In February 2008, intoxicated intruders John Bowes and Jonathan Bosse smashed Jason Vassell's dorm window, shouted racial slurs at him, and demanded a fight. Vassell -- fearing for his life -- went to the lobby to meet a friend he had called for help, where Bowes and Bosse found him. The larger of the two men punched Vassell in the face, breaking his nose. During the ensuing fight, Vassell used a pocketknife to defend himself, stabbing both the men before escaping behind a locked door.
Despite overwhelming evidence of an unprovoked and racially motivated attack on a black student by two white non-students, the investigation focused almost immediately on Vassell, with one police officer asserting that Vassel was a drug dealer, without any evidence for this.
As a result, Vassell faced two counts of aggravated assault and battery with a deadly weapon -- charges which carried a maximum penalty of 30 years in state prison. Yet authorities never charged Bosse with anything, and Bowes received probation for disorderly conduct.
Both Bosse and Bowes appear in previous police reports alleging involvement in other violent incidents, a fact which often prompts more aggressive prosecution -- but that did not happen in this case. Instead, prosecutors claimed that Jason Vassell was too dangerous to be released.
ACLU of Massachusetts attorney Bill Newman and legal director John Reinstein joined attorneys David Hoose and Luke Ryan of Northampton in defending Jason Vassell.
On June 4, 2010, the Superior Court ordered the case be continued for dismissal on a not-guilty plea for two and a half years, but made that order retroactive to the date of the arraignment. On August 5, 2010, the indictment was dismissed.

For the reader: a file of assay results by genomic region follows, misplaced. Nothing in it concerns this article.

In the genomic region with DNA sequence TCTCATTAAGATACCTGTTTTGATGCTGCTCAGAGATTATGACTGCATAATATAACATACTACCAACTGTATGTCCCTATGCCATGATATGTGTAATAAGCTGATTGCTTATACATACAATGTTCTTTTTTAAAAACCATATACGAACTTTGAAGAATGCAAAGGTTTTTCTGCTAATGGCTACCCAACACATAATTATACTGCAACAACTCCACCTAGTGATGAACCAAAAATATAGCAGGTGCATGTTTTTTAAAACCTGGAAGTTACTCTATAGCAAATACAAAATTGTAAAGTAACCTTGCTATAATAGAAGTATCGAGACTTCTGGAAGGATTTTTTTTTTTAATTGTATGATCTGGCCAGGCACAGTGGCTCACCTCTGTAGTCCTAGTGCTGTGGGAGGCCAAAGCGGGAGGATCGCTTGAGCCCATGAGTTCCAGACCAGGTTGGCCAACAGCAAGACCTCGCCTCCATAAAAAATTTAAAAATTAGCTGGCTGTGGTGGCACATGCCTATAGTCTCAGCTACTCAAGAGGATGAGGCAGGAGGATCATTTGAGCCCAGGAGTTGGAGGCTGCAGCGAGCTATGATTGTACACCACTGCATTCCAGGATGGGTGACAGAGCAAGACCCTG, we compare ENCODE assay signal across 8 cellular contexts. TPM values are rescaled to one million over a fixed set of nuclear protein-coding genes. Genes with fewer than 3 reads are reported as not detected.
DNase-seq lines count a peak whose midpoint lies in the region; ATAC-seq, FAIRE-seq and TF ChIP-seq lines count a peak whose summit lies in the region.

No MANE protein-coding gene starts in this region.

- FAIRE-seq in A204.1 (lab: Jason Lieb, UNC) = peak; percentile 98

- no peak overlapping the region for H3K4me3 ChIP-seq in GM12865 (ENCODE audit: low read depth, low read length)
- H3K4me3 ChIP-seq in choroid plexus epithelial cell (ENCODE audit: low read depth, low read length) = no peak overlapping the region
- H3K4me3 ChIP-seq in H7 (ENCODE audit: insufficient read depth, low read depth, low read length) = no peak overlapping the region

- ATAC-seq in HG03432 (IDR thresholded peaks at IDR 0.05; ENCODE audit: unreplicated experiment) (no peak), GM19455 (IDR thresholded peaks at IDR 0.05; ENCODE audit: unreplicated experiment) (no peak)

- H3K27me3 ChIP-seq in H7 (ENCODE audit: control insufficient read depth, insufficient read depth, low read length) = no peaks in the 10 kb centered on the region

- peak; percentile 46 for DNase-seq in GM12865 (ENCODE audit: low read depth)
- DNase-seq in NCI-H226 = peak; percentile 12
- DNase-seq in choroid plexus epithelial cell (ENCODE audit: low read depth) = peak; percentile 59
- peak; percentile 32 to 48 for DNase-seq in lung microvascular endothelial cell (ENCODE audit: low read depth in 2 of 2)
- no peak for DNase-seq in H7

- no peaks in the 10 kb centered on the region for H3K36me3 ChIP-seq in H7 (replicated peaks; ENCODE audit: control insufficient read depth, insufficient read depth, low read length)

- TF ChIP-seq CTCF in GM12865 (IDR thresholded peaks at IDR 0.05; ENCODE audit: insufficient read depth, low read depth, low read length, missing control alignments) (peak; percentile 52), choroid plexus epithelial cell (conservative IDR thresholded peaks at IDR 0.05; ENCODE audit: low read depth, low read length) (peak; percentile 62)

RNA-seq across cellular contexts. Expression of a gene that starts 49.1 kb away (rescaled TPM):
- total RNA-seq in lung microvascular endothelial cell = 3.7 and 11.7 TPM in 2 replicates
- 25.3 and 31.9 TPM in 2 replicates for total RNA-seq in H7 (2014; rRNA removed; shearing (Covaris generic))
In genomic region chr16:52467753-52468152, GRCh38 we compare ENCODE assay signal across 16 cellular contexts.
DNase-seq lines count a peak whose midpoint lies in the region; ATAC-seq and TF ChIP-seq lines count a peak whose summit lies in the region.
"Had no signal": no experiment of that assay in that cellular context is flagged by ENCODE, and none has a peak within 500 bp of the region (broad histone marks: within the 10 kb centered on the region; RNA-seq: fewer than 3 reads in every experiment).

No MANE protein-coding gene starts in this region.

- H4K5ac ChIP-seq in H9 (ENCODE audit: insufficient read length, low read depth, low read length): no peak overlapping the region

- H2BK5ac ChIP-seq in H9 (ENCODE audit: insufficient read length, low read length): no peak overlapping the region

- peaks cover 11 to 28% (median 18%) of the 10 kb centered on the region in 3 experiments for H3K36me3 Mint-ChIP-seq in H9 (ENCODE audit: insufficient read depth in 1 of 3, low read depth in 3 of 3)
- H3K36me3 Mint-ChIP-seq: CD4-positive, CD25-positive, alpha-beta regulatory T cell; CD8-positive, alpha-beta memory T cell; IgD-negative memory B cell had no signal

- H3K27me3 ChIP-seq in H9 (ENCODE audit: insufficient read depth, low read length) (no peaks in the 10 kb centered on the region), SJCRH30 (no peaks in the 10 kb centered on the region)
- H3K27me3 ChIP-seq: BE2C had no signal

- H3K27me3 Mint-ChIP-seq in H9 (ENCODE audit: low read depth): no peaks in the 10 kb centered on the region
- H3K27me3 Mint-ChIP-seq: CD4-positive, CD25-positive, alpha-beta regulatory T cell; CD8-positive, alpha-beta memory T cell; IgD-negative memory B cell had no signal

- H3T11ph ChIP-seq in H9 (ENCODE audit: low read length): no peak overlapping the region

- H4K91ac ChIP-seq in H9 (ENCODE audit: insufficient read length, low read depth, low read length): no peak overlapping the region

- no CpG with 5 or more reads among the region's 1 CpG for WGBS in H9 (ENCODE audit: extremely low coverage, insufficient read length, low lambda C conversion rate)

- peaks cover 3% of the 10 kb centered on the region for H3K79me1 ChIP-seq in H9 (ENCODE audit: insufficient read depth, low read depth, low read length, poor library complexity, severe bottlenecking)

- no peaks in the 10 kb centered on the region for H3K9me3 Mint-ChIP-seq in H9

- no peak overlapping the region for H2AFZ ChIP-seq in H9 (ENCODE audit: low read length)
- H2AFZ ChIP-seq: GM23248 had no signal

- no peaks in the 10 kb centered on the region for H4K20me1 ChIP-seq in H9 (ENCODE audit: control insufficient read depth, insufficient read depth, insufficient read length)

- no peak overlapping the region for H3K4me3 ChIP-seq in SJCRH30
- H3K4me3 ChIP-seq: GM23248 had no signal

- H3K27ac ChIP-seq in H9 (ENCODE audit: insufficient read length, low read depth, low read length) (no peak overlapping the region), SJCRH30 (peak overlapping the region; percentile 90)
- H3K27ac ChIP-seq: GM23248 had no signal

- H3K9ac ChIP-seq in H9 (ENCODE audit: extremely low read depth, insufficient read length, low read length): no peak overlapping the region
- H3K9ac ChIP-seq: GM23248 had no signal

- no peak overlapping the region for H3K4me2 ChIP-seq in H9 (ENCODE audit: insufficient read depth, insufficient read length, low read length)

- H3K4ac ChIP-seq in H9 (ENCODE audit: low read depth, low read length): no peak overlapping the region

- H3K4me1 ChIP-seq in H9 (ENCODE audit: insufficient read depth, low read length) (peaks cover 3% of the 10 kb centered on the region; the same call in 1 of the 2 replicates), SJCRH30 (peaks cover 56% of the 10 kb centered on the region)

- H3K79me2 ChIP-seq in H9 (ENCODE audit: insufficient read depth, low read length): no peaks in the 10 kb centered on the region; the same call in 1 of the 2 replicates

Earlier in the case, a Single Justice of the Supreme Judicial Court had affirmed the Superior Court's order that the Northwestern District Attorney's office turn over to the defense discovery regarding race and prosecutions in Hampshire County. That discovery order had been entered as part of the litigation on the defense's Motion to Dismiss the indictment on the basis that the prosecution against Vassell constituted illegal, racially discriminatory selective prosecution. The Supreme Judicial Court agreed that the defense had made a showing of of discriminatory prosecution significant enough for a hearing to be held and the discovery to be ordered. However, that Motion was never finally adjudicated because the Commonwealth agreed that the indictment should be dismissed.
Boston.com's On Liberty blog
Racism and the Need to Set Things Right
Supporters celebrate case finale
Ex-UMass student gets probation in stabbings
Protests allege injustice in UMass stabbing case
News Release: Vassell Wins in Hampshire Superior Court
Motion to Dismiss
Supplemental Memorandum of Law in Support of Motion to Dismiss